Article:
• No “he said” and “she said” – must use names.
  • No sentence may begin with “So” or “And” or “But”.
  • Use adjectives judiciously.
  • Locale must be a real place.


Gomez Goobers was a happy place to work. GG, as it is known in the industry, is in the heart of Chicago’s South Loop. In September, the weather was cooling off and people were walking the streets for pleasure.

GG’s lead programmer, Tim Thomas, loved living in Chicago. After college, he met Mary, whom he married two years later. Tim and Mary have been married for three years now. Tim and Mary live in a small, two-bedroom house in a nearby suburb of Chicago.

Tim’s counterpart was Billie Bliss, the lead QA. Billie, who is an avid dog lover, lives in town in an apartment overlooking the lake with her Beagle named Bugle. Everyone wonders where Billie got the money to afford a place like that. At twenty-five, she’s too young to have accumulated much. Her co-workers speculate, and her family and friends aren’t telling.

After completing both a bachelor’s and master’s degree in computer science, Tim came to work at GG. He loves technology, loves programming, and has progressed rapidly in the year and a half he’s been at GG. He has already worked in several programming languages and on several operating systems. These days, he’s focused on Ruby on Rails on a Linux platform.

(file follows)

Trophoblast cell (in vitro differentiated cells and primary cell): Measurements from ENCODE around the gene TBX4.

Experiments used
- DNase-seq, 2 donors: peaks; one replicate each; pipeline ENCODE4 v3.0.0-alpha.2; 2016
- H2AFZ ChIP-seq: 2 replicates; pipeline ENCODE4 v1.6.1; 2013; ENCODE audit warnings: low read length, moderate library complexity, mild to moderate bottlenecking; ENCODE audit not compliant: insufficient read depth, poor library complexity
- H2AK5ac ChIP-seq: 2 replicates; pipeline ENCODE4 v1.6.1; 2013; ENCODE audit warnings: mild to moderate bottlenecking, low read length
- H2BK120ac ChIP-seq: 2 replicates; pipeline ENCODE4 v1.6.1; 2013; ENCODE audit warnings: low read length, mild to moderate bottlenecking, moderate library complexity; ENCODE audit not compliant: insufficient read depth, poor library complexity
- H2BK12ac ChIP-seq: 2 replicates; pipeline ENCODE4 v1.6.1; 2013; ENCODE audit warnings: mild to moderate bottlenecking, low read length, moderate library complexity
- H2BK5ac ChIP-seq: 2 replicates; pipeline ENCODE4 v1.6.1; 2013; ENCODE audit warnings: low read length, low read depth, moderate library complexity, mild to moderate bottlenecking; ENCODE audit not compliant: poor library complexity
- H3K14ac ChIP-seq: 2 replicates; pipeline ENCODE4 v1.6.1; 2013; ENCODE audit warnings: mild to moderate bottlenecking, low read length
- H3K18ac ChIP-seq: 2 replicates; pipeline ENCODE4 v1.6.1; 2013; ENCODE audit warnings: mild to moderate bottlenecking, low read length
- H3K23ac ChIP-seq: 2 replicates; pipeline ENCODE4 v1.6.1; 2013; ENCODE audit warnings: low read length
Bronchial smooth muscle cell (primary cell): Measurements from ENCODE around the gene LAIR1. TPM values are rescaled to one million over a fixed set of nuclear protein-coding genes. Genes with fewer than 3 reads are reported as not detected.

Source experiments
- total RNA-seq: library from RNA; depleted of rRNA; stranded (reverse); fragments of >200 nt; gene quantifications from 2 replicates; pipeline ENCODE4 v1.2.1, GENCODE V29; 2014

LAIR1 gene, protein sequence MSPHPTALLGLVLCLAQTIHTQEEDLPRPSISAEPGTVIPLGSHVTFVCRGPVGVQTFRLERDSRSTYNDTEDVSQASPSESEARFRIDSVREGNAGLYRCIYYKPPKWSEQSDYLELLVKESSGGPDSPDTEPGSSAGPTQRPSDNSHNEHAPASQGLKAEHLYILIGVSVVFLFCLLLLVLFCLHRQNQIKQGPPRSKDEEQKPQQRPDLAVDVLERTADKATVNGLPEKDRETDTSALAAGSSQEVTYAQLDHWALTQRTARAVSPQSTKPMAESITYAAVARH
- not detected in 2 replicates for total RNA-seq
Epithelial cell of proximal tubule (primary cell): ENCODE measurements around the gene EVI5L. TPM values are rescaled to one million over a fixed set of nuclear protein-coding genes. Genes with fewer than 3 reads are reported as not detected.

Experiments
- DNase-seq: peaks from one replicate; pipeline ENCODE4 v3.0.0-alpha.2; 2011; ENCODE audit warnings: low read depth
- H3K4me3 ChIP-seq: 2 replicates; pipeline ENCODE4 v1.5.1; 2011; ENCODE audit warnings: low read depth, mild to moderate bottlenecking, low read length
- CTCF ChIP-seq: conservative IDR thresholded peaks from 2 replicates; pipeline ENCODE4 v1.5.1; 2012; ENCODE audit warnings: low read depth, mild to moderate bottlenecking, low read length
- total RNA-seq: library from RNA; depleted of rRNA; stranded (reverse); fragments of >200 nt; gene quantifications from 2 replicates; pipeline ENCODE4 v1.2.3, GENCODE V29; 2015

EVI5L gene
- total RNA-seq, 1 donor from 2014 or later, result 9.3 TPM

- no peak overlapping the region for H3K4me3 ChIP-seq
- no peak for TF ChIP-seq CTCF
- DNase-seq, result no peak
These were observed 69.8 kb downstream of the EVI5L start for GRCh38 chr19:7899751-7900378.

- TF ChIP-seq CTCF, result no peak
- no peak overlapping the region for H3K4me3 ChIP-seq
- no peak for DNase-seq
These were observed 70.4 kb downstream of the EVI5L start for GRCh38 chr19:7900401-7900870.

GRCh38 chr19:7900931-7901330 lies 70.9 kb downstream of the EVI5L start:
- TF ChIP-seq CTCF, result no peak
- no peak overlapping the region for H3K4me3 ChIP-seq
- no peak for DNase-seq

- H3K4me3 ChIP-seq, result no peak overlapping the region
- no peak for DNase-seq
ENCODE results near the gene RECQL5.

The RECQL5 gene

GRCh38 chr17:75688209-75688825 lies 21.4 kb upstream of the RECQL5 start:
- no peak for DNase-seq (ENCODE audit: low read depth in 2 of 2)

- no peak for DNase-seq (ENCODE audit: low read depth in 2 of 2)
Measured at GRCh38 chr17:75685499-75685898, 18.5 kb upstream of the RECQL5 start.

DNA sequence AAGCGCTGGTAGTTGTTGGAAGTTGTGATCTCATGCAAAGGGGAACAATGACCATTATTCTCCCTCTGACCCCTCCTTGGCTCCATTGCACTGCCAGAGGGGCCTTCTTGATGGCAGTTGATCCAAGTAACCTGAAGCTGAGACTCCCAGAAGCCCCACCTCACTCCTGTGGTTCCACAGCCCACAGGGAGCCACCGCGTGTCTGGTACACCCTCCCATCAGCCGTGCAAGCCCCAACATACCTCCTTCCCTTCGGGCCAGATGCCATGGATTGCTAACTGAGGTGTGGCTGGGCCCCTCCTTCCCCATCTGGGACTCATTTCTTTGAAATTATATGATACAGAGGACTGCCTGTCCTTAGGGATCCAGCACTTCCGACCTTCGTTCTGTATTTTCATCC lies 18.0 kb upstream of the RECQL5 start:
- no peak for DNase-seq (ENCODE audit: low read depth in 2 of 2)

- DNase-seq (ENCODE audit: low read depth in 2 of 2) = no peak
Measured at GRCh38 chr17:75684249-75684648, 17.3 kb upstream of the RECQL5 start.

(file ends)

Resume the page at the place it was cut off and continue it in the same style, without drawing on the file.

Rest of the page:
Tim and Billie have been struggling with getting their teams to work together more effectively. Unfortunately, they are plagued by…

Now you…

Decide who is going to write, and who is going to observe for the first turn.

Learning Points:

  • Working in pairs produces results that we would never produce on our own
  • Creativity is increased by pairing
  • Pairing can be fun
  • Pairing produces more effective results than working alone
Handout and presentation deck are here:
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5 Responses to "Pairing for Non-Programmers"
  • Joseph Flahiff March 26, 2012 at 11:45 am

    Have you tried it where the first group has the same “requirements”, rules and the same amount of time? Essentially session 1 and 2 are mirrors of each other just the pairing changes.

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  • Doc List March 26, 2012 at 11:49 am

    I have not, and deliberately. Part of the learning I intended in this activity is the difference between working alone and working as a pair.